Mice are tiny, quiet singers, according to science

They sing tiny, quiet love songs

Published April 1, 2015 8:20PM (EDT)

         (<a href='url to photographer'>Pakhnyushcha </a> via <a href='http://www.shutterstock.com/'>Shutterstock</a>)
(Pakhnyushcha via Shutterstock)

Male mice sing ultrasonic love songs to woo mates according to a new study published Wednesday in the journal Frontiers of Behavioral Neuroscience. In fact, the mice perform long, complex strings of syllables the same way as song birds.

"Those songs are really high in pitch, above 50 kilohertz, and are not audible to humans," said Jonathan Chabout, a postdoctoral fellow at Duke University. "When we pitch them down and play back at real speed, it sounds like a bird."

It also turns out the male mice are like the absolute worst kind of male humans. The Washington Post's Rachel Feltman reports:

The study authors believe the male mice may be expending extra energy when a female isn't in sight, but doing the bare-minimum singing when she's nearby. That leaves the male mouse with extra energy to physically pursue her and attempt to mate. So he's basically wining and dining her when she's elusive, then turning his sights to sex once she's within reach.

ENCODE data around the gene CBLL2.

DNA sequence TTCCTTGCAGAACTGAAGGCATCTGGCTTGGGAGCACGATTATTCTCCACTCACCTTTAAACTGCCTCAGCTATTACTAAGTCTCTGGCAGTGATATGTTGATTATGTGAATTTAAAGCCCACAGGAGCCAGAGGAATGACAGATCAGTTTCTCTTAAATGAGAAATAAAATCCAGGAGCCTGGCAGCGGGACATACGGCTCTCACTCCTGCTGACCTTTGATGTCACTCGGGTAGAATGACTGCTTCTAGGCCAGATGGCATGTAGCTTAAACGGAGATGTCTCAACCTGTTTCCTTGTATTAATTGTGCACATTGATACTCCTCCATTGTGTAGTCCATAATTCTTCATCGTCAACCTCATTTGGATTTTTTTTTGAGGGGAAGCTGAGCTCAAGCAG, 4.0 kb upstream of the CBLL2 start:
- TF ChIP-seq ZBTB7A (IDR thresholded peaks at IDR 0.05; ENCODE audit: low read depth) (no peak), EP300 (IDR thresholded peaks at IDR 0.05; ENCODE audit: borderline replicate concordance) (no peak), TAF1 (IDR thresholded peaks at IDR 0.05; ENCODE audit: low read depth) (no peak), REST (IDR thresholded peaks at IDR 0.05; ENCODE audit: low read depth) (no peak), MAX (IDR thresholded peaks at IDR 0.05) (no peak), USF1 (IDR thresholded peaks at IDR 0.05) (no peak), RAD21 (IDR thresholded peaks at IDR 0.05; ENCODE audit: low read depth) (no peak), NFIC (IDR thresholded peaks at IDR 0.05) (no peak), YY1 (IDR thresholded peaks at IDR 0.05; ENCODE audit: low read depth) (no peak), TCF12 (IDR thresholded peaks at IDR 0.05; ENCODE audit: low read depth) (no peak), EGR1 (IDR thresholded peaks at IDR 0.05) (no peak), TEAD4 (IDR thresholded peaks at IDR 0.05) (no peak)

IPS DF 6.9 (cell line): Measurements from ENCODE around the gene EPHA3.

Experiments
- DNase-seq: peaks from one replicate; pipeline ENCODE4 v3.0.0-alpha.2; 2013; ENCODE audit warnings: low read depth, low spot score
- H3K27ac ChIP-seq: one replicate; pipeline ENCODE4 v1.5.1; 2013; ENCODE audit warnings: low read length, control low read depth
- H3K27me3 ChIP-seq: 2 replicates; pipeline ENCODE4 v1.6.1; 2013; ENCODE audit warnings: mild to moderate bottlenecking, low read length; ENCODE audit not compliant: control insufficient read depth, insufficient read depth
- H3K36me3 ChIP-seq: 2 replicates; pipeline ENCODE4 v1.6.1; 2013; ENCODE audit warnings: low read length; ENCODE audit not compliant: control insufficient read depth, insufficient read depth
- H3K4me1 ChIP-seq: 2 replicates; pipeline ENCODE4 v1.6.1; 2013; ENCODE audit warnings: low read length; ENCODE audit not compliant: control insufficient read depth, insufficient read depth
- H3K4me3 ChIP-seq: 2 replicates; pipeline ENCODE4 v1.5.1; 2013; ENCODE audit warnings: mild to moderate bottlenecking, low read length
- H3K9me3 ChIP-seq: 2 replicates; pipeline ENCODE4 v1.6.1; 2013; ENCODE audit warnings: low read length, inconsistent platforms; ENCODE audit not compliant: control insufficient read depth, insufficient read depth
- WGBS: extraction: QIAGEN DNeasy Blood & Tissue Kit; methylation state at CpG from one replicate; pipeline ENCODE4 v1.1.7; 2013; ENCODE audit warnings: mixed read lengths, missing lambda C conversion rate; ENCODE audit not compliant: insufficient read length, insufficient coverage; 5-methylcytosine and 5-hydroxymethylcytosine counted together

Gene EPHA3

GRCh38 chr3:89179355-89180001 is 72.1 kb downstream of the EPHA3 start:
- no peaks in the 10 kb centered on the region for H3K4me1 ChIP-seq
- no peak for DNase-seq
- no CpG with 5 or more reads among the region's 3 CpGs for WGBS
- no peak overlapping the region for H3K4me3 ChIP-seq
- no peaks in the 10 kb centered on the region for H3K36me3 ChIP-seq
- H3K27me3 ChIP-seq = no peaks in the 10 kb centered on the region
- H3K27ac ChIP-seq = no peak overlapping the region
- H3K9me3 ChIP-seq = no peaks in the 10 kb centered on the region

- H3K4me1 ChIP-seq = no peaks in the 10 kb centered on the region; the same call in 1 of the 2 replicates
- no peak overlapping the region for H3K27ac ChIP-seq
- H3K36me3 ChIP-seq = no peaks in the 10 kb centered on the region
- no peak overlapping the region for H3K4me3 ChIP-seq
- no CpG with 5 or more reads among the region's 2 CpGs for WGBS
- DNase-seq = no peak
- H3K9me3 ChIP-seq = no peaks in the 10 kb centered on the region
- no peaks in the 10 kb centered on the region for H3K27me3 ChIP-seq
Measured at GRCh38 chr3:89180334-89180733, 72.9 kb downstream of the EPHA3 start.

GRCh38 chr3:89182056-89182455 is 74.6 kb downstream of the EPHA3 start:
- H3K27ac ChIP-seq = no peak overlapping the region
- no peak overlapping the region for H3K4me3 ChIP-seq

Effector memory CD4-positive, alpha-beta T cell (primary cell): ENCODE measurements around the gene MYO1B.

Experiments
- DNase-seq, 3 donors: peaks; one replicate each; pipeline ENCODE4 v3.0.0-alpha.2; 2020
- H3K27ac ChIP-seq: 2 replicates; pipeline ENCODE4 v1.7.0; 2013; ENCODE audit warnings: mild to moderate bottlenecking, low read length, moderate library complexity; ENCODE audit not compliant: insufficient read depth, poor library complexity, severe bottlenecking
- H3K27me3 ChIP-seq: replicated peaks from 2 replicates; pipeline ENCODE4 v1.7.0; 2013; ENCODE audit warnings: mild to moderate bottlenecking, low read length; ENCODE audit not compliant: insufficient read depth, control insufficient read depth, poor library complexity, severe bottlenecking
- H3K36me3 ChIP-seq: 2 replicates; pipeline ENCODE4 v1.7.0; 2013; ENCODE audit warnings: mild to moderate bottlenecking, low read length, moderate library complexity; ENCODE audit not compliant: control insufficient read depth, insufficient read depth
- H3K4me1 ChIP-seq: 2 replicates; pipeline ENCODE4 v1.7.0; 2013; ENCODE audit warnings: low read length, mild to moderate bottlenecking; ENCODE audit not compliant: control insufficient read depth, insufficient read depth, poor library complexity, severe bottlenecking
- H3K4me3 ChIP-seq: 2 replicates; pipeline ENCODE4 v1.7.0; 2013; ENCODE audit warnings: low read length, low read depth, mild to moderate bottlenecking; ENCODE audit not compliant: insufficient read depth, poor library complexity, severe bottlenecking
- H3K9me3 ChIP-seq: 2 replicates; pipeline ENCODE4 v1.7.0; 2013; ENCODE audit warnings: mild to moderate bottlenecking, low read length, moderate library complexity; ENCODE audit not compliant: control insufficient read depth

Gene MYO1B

"I do think there is more going on with animal communication than we humans have been attuned to," said Erich Jarvis, a neurobiologist at Duke University in an interview with Reuters. "There is a clear communication signal in the mouse songs and not just random sequences of vocalizations."

By Joanna Rothkopf

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Animals Communication Mating Mice Mouse Research Science Song